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To George Washington from Richard Henry Lee, 12 June 1781

Chantilly June 12th, 1781

My dear Sir,

Altho our correspondence has been long interrupted I hope that our friendship never will notwithstanding the arts of wicked men who have endeavored to create discord and dissention among the friends of America: For myself, having little but my good wishes to send you, it was not worth while to take up your attention a moment with them. The contents of this letter will I am sure require no apology, because you always approve that zeal which is employed in the public service, and has for its object the public good. The present state of our country Sir is such as to demand the most immediate and most effectual interposition at present the numerous resources of Virginia from becoming means in the hands of our enemies for subduing the liberties of North America. For tho the efforts of this State have been not quite so strong as its abilities warranted, yet when it shall be placed under the sword of a Conqueror, such resources will be found, and such powers drawn from it, as will put the liberties of North America in eminent peril. My following opinion is not founded upon vain apprehensions, but upon good materials and attentive observation. Virginia it is true has nine times the number of men that now threaten its ruin, but they are dispersed, unarmed, without system, government and very little probability at present of the Legislature assembling. The enemies army is in the heart of the country, employing with exquisite industry every engine that force and fraud can move to effect a conquest of the whole or far greater past immediately. I think Sir that they will succeed if adequate prevention be not presently applied. When the enemies army began to move after the junction of their troops, in force much superior to the Marquis, the Assembly adjourned to Charlottsville, where they were never able to collect members sufficient to form the Legislature before they were dispersed by 500 of the enemies light horse with as many light infantry mounted behind as we learn from some of the flying delegates. The Governor had resigned his office, but no successor had been appointed, and Mr Digg[es] the Lieut. Governor it seems has been made a prisoner and released upon parole, which there is in the present state of things, little chance for a meeting of the Assembly to apply the feeble remedy which their choice of a Governor would amount to.

Thus, we remain without government at a time when the most wise and most vigorous administration of the public affairs can also save us from the ruin determined for us by the enemy. I have taken the liberty of communicating my thoughts on this subject to Mr Lovell in a letter, a copy of which I have now the honor to inclose you, together with a letter from your brother who agrees perfectly with me in sentiment, and I verily believe there is not a good citizen or friend to the liberty of America in this state who does not wish that the plan proposed may be immediately adopted. I have written in the same manner to Colo. Bland and Mr Jones our delegates in Congress. It would be a thing for angels to weep over, if the goodly fabric of human freedom which you have so well labored to rear, should in one unlucky moment be levelled with the dust. There is nothing I think more certain, than that your personal call would bring into immediate exertion the force and the resources of this State and its neighboring ones, which directed as it would be will effectually disappoint and baffle the deep laid schemes of the enemy. By seizing the fine horses on James river they have mounted a gallant and most mischievous Cavalry of 5 or 600 in number. We have plenty of horses left, to be sure, but we are deficient in proper accoutrements tho I understand that the Marquis is endeavoring to mount a thousand men as quickly as possible to controul the boundless ravages of the enemies horse. Some of the dispersed delegates report it as extremely probable that our collected Stores in the north fork of James river have fallen into the enemies hands, as their cavalry were a little above and the main body of their army not far below directing its course to the north fork which was guarded only by 7 or 800 new levies under Baron Steuben.

Our country is truly Sir in a deplorable way, and if relief comes not from you it will probably come not at all. I have heard it reported in this country that Gen. Wayne dislikes being commanded by the Marquis—if this should be unhappily true, the consequences will be obvious to you. I have the honor to be with sentiments of the most perfect esteem dear Sir your most affectionate friend and most obedient servant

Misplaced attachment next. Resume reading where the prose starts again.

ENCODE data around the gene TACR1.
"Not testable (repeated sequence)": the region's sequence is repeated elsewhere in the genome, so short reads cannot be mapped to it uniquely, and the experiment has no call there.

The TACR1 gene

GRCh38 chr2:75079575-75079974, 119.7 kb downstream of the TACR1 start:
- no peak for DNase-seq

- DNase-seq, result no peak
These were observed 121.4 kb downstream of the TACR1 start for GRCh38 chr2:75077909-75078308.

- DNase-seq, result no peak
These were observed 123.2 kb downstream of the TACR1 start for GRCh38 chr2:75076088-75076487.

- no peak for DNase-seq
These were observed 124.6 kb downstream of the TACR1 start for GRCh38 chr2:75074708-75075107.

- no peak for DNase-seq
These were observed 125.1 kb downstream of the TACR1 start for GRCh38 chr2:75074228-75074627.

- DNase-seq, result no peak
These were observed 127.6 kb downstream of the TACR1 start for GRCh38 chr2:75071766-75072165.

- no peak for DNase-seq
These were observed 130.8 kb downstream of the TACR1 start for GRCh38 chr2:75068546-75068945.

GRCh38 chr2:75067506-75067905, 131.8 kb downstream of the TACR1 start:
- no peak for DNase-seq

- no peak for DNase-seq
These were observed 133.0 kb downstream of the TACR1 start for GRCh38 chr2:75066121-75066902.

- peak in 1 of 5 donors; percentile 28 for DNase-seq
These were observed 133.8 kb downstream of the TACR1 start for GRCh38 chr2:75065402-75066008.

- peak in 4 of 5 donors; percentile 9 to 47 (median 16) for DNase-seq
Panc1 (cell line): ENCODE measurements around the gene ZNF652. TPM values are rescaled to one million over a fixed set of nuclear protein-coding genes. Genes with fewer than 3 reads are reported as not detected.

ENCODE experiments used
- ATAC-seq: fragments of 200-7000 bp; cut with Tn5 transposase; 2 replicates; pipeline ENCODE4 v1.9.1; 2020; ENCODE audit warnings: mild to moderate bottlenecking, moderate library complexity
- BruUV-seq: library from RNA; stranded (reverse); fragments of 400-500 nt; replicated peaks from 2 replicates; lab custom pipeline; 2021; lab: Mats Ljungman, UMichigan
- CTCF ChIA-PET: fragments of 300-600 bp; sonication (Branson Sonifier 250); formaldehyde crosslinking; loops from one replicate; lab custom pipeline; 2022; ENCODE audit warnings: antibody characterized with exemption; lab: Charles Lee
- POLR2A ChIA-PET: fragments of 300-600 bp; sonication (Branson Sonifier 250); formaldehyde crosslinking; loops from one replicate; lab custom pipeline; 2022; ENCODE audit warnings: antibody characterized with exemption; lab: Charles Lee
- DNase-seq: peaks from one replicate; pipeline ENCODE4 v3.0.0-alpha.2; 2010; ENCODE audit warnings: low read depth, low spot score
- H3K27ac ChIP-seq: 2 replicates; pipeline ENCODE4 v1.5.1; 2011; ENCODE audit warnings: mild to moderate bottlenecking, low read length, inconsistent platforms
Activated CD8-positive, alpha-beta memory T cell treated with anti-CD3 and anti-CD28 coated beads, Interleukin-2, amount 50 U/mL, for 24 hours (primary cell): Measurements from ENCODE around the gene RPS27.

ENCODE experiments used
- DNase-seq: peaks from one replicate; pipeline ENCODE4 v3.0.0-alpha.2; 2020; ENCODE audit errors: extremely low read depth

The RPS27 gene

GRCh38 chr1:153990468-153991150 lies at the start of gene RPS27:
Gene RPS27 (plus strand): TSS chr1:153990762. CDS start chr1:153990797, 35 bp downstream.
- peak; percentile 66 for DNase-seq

Richard Henry Lee

DLC: Papers of George Washington.


Chantilly June 12th 1781

My dear Sir

After acknowledging the receipt of your favor of May 29th last I beg you to accept my thanks for it—It is now a long time since I have been of opinion that our plan of secrecy in Congress was productive of consequences fatal to the American Cause and fertile of good to its enemies only—For whilst good men obey the injunction of secrecy, bad ones communicate without reserve such intelligence to our enemies as benefit them whilst the friends of America by being kept in the dark are exposed to ruin [e’er] they are aware of danger—I have not been able to explain your enigmatical Letter by any communications that our delegates have made so far as their informations have reachd me. My mind is therefore perplexd with an infinity of doubts without having any certain clue to guide me thro’ the Labarynth—I have not seen the Gazette you mention & therefore want my "pole"—but it is impossible for a person so attentive as I have always been not to know that the final & fierce designs of our Enemy’s are levelled at us, and thro’ us, I apprehend at the liberties of North America—for however feeble the resources of this Country may have been under republican government, if once it is placed under the Sword of a Conqueror such efforts and such resources will appear as to put the liberties of the rest in very eminent peril. I love liberty and wish that the whole human race enjoyd it; and I have a peculiar affection for that of the eastern part of this Union. Let me entreat you therefore Sir, & your worthy Associates from the east not to slumber a moment over our present actual State: decision, dispatch, and much wisdom are indespensably necessary, or I verily believe we shall soon be lost ourselves and you. I do not write under any influence of vain apprehensions, but from the cool, considerate dictates of judgment founded upon good materials. A very great majority of the people of this country are good whigs & very determind to maintain their independence, and being so, how they came into their present state of thraldom is beside my present purpose to inquire. Like good physicians the Congress will consider that the inordinacy of the symptom must be subdued, before application can with safety be made to the cause. The fact is, the enemy by a quick collecton of their force, [&] by rapid movements, are now in the center of Virginia with an Army of regular infantry Greater that than of the compounded regulars and militia commanded by the Marquis & with 5 or 600 cavalry—that our new assembly has from various causes not yet convened—that before the Legislature had fully assembled at Charlottesville in the very heart of our Country They were dispersed by the british Cavalry 500 in number with as many mounted infantry—that Governor Jefferson having resigned and no successor appointed, and the next to him in authority Mr Digges having been made prisoner this Country is in the moment of its great danger without government, abandoned to the Arts & the Arms of the Enemy, both which are push’d with the greatest zeal. I clearly see that in this State of things, that wanting a rudder in the storm, the good Ship must inevitably be cast away—Congress alone can furnish the preventative. The temper of the people here; and a thousand other considerations point to the remedy—Let Gen. Washington be immediately sent to Virginia, with 2 or 3000 good Troops—Let Congress as the head of the Federal union, in this crisis, direct that until the Legislature can convene and a Governor be appointed, the General be possessed of dictatorial powers, and that it be strongly recommended to the Assembly when conven’d to continue those powers for 6. 8 or 10 months as the case may be. And the General may be desired instantly on his arrival in Virginia to summon the members of both houses to meet where he shall appoint, to organize and resettle their Government—You may be assured Sir, that if this is quickly done, and Arms & Ammunition forwarded, that the Enemies possessions in the South will be very few; and the prospects they may propose to themselves from a Truce thus rendered abortive. Whilst this system is pushed, it will be of great consequence to press hard for a superior marine force to cover these Southern waters—I well know your philanthropy, and I am sure that you will exert every power you possess to prevent the immediate ruin of this State and of course the danger that will ensue to the rest. Let the friends to the South, and the eastern wise Men be assembled, and consider of this plan—let it be propos’d and pushd into immediate execution in Congress—The time is short; the danger presses, and commensurate remedies are indispensable. The influence, the judgment, the experience of General Washington will command infinite exertions here—but then he ought to be well supported with all that Congress can do. We have some reason to fear that our collected stores in the North forke of James River under protection of Baron Stuben with [7 or 800] Men new levies have been seized and destroyed by a superior force of the Army—You advise me to use all my ["Oratory"] I have exerted every influence to secure my Country; those among whom I live are sufficiently Zealous, but the people of this Country are dispersed over a great extent of Land and unhappily we have no press in the State as we hear that the last remaining one has been des[troyed] near Charlottesville—God bless you—Let other business [keep] until this is put in a full and fair way. Sincerely and affectionately yours.